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Science and Technology of Nuclear Installations
Volume 2015 (2015), Article ID 865829, 9 pages
http://dx.doi.org/10.1155/2015/865829
Research Article

Normal and Accidental Scenarios Analyses with MELCOR 1.8.2 and MELCOR 2.1 for the DEMO Helium-Cooled Pebble Bed Blanket Concept

Department of Civil and Industrial Engineering, University of Pisa, Largo Lucio Lazzarino 1, 56126 Pisa, Italy

Received 21 September 2015; Accepted 6 December 2015

Academic Editor: Eugenijus Ušpuras

Copyright © 2015 Bruno Gonfiotti and Sandro Paci. This is an open access article distributed under the Creative Commons Attribution License, which permits unrestricted use, distribution, and reproduction in any medium, provided the original work is properly cited.

Abstract

As for Light Water Reactors (LWRs), one of the most challenging accidents for the future DEMOnstration power plant is the Loss of Coolant Accident, which can trigger the pressurization of the confinement structures and components. Hence, careful analyses have to be executed to demonstrate that the confinement barriers are able to withstand the pressure peak within design limits and the residual cooling capabilities of the Primary Heat Transfer System are sufficient to remove the decay heat. To do so, severe accident codes, as MELCOR, can be employed. In detail, the MELCOR code has been developed to cope also with fusion reactors, but unfortunately, these fusion versions are based on the old 1.8.x source code. On the contrary, for LWRs, the newest 2.1.x versions are continuously updated. Thanks to the new features introduced in these latest 2.1.x versions, the main phenomena occurring in the helium-cooled blanket concepts of DEMO can be simulated in a basic manner. For this purpose, several analyses during normal and accidental DEMO conditions have been executed. The aim of these analyses is to compare the results obtained with MELCOR 1.8.2 and MELCOR 2.1 in order to highlight the differences among the results of the main thermal-hydraulic parameters.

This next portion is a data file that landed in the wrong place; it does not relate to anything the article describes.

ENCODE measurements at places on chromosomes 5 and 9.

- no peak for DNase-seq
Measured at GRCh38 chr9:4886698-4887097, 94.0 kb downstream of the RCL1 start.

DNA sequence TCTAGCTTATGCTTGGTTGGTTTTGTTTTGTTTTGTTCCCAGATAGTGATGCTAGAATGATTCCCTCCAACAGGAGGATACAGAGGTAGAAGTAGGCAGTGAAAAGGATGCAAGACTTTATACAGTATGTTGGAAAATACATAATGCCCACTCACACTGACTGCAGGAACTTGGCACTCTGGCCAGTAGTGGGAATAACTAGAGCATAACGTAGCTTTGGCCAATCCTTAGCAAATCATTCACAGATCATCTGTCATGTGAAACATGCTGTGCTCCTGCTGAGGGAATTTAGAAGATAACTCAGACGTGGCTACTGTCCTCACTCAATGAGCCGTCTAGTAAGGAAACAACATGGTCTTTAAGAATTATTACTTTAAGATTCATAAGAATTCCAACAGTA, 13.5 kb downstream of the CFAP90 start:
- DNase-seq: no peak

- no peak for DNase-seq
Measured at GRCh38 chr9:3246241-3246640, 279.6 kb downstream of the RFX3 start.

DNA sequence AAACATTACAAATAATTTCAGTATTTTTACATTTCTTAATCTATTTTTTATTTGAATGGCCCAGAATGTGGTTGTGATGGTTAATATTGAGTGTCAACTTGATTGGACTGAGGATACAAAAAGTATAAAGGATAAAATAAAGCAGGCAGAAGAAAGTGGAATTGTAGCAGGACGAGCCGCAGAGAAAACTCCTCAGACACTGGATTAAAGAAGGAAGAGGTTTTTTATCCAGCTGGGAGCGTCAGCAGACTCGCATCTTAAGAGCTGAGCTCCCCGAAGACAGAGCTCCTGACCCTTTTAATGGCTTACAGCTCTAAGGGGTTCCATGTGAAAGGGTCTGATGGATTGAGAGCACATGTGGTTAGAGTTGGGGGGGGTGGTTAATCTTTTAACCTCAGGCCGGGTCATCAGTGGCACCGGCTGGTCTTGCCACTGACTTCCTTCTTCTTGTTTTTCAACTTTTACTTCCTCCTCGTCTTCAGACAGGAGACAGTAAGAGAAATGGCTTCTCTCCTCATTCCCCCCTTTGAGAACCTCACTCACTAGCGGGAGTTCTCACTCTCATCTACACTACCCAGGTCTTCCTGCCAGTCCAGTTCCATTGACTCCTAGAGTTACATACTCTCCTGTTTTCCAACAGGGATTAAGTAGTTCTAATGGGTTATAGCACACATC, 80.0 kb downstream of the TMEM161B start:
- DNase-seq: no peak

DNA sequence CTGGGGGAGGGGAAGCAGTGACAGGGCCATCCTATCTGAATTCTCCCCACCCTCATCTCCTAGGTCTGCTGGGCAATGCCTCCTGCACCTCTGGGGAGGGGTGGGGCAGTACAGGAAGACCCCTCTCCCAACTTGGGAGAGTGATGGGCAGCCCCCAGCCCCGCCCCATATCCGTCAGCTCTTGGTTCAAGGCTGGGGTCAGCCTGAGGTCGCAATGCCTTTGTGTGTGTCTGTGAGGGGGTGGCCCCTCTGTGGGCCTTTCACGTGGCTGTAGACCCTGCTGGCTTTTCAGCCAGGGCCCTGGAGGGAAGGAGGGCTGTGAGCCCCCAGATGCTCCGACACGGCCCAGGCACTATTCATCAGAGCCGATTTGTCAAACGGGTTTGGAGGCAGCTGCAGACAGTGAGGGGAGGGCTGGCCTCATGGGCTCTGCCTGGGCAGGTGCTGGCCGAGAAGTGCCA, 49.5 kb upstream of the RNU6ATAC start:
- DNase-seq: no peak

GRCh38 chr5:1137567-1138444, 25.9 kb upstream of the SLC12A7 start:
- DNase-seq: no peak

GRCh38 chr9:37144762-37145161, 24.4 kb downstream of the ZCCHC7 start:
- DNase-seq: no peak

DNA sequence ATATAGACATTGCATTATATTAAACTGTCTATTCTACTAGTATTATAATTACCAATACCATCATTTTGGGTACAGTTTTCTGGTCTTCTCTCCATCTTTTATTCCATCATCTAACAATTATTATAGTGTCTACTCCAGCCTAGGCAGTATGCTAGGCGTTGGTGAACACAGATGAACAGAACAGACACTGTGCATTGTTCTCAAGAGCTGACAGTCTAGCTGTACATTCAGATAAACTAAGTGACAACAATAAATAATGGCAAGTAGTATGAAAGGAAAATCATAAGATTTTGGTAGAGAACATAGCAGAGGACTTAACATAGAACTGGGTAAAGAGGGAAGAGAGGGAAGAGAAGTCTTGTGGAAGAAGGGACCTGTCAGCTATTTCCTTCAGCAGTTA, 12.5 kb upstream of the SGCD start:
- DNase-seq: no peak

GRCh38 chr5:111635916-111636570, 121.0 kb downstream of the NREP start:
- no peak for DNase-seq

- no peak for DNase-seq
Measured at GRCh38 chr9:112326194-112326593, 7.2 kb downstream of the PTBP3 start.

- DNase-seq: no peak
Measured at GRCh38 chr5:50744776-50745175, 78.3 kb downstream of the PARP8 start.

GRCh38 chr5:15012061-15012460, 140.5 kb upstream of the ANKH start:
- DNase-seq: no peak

1. Introduction

The exploitation of fusion as energy source requires the demonstration of a limited impact in terms of risk to the staff, the public, and the surrounding environment, well below the limits established by the national safety authorities. Hence, a systematic safety analysis has to follow the design development, to demonstrate that the safety objectives are met for each solution proposed.

In Light Water Reactors (LWRs), these analyses are executed employing the so-called “severe accident codes.” These codes are able to simulate accidents from the initiating event until the release of radioactive materials outside the containment building [1]. The same codes may be also employed for fusion applications [26] but the intrinsic and deeper differences between the two reactor types cannot assure the quality and the correctness of the obtained results. For this purpose, some severe accident codes have been adapted to cope also with specific fusion phenomena.